One major breakdown or natural disaster can throw Knox County’s emergency radio system into turmoil. With the loss of one key radio transmission site, each emergency agency in the city and county would be thrown into “failsoft” mode, a technical term meaning each agency would have access to a single radio frequency for communications. Scores of police officers, sheriff’s deputies and firefighters would key up their radios only to be greeted with an annoying honking sound somewhat similar to that of a goose, rather than the friendly chirp that indicates they are connected to their communications lifeline. That radio loss, if caused by a major storm, tornado or act of terrorism, would occur at the very time emergency responders need communications to coordinate their responses, said Bill Witt, services manager with the Knox County E-911 Center.
Alexander says he has plan to control UPF costs (Knoxville News-Sentinel/Munger)
U.S. Sen. Lamar Alexander, R-Tenn., who heads the powerful Senate Appropriations energy and water subcommittee that controls funding for the Department of Energy, said he has a plan to bring the Uranium Processing Facility to completion on time and within a budget cap of $6.5 billion. His plan includes drawing on advice from newly confirmed Defense Secretary-designate Ashton Carter. Tennessee’s senior senator supported Carter’s nomination and said his experience would be valuable during a “critical time.” In a telephone interview, Alexander said he and Carter spent about 45 minutes last Wednesday in the senator’s office talking about nuclear deterrence. “I asked him for his best advice on our nuclear weapons modernization program,” the senator said.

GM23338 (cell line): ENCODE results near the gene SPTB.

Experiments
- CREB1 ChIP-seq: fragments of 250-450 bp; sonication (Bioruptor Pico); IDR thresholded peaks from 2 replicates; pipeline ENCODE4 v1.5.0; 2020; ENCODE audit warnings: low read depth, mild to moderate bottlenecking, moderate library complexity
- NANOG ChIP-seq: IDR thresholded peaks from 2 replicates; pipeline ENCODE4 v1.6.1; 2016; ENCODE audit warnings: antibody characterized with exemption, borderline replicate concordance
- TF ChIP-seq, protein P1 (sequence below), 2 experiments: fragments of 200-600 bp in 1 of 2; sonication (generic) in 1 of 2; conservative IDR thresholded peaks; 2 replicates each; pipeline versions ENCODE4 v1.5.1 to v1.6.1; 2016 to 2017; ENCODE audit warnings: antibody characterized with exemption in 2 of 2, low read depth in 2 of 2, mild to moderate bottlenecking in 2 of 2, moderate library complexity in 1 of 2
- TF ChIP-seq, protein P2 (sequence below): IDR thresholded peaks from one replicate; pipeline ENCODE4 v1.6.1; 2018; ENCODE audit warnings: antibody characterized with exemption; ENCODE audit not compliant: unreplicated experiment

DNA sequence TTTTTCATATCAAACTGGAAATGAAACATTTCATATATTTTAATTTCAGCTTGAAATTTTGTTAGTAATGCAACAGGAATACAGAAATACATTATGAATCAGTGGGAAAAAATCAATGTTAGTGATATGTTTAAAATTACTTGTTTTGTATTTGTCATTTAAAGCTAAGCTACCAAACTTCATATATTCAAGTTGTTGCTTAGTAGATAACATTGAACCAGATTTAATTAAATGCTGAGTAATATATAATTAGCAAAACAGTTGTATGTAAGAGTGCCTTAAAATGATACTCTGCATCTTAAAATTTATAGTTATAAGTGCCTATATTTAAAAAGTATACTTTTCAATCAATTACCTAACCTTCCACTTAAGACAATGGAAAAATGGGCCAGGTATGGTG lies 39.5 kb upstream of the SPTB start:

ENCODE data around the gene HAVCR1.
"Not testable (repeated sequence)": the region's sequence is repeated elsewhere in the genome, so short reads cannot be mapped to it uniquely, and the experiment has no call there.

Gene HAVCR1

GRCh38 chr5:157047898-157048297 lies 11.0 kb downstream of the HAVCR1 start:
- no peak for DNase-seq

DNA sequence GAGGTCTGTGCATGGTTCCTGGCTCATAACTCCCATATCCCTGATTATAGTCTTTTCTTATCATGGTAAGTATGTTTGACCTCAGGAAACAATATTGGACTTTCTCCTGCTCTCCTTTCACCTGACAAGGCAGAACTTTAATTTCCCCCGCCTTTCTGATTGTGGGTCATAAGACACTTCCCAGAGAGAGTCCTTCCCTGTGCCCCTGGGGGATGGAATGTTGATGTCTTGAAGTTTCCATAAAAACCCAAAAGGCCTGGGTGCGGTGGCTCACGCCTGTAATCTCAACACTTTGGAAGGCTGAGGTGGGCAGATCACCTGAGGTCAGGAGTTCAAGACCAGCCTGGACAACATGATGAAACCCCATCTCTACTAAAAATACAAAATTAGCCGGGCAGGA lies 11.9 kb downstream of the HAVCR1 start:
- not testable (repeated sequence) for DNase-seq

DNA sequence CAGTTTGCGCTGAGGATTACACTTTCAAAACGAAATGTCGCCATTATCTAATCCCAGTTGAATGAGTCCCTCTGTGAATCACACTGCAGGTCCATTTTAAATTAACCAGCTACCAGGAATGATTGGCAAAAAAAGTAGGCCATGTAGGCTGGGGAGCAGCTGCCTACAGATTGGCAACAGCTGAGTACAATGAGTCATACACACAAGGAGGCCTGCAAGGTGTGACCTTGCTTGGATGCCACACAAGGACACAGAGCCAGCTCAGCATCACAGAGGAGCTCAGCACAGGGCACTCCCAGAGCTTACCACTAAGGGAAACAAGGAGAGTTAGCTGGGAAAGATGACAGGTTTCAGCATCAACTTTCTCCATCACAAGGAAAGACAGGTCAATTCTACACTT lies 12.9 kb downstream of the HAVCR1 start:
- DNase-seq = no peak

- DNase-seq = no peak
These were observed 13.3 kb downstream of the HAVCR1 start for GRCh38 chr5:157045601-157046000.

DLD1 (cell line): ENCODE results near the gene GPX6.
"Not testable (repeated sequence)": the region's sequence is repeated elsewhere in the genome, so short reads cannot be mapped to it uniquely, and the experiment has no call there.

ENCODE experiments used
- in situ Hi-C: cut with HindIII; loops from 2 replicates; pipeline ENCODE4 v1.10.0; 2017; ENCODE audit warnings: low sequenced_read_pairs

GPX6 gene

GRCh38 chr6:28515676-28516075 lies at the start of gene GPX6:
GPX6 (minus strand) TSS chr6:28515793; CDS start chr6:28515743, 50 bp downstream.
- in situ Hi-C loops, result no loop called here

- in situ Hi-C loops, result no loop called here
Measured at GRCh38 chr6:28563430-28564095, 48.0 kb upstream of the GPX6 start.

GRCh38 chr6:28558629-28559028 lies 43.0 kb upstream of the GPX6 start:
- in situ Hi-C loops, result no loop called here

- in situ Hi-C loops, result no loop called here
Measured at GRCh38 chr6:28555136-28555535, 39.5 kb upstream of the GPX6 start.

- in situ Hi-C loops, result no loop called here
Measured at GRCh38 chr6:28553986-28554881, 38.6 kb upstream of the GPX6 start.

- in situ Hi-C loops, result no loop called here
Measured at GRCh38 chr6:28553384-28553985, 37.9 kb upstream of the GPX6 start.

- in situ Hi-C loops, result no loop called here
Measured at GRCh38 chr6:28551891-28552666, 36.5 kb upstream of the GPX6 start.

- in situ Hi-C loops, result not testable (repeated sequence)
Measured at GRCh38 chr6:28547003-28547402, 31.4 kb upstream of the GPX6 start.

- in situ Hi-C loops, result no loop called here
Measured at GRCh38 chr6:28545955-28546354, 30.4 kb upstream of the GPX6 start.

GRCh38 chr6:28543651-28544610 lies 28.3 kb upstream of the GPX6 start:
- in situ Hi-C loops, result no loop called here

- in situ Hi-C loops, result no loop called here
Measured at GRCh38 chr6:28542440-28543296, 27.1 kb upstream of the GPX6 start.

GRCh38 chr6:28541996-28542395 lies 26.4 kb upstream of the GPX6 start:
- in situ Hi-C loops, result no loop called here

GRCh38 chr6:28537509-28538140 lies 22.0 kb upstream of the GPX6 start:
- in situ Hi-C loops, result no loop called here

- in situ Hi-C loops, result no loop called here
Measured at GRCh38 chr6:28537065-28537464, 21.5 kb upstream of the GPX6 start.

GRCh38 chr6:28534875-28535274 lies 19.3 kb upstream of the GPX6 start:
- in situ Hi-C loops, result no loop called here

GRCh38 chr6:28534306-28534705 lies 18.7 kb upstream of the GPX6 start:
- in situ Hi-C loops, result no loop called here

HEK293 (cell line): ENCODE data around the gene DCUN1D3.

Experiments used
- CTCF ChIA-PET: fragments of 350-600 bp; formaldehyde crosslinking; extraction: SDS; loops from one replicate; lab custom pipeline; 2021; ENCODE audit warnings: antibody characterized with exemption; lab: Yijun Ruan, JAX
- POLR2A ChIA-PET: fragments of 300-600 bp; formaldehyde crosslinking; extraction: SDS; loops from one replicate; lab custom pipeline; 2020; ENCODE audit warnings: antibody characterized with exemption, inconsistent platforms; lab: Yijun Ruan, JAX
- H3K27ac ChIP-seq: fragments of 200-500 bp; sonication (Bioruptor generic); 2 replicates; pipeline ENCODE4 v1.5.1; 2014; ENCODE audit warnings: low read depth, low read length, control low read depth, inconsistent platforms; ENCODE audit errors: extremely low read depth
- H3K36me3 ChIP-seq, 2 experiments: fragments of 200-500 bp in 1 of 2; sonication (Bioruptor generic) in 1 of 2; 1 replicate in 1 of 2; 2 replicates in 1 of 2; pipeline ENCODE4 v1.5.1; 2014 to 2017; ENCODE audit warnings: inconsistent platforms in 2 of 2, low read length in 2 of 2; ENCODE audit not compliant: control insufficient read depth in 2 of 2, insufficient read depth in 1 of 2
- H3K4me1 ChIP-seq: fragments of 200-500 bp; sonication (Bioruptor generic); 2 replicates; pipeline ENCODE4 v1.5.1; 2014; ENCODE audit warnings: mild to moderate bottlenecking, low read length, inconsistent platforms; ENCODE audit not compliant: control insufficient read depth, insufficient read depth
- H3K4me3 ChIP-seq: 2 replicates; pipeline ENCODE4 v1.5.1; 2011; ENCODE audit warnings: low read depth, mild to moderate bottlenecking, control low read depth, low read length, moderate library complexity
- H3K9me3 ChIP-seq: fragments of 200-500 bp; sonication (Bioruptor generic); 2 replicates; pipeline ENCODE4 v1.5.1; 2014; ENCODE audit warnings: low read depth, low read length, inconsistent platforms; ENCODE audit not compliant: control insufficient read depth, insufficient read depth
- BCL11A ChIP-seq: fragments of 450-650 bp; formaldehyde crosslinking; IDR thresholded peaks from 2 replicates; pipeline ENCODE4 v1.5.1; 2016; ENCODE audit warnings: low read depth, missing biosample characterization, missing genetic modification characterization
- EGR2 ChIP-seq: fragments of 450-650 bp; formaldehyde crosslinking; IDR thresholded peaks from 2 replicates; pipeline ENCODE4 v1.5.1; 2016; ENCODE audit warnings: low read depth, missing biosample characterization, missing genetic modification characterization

Deadline extended after weekend HealthCare.gov glitches (TFP/Belz)
Website glitches and long wait times tripped up many shoppers in their last-minute sprint to buy health insurance this weekend through HealthCare.gov before Sunday’s deadline, enrollment workers and federal officials said. Because of this, the Obama administration announced Monday that it would allow a special enrollment period for applicants who were unable to complete their enrollment because of the holdups. The special enrollment period began Monday and ends Sunday, Feb. 22, and applies to people who began the application process but were unable to finish it because of the technical setbacks. The problems with the site stemmed from a Saturday outage of an Internal Revenue Service function, which is supposed to verify applicants’ income.
Coca-Cola Considers Relocation, Consolidation (Memphis Daily News)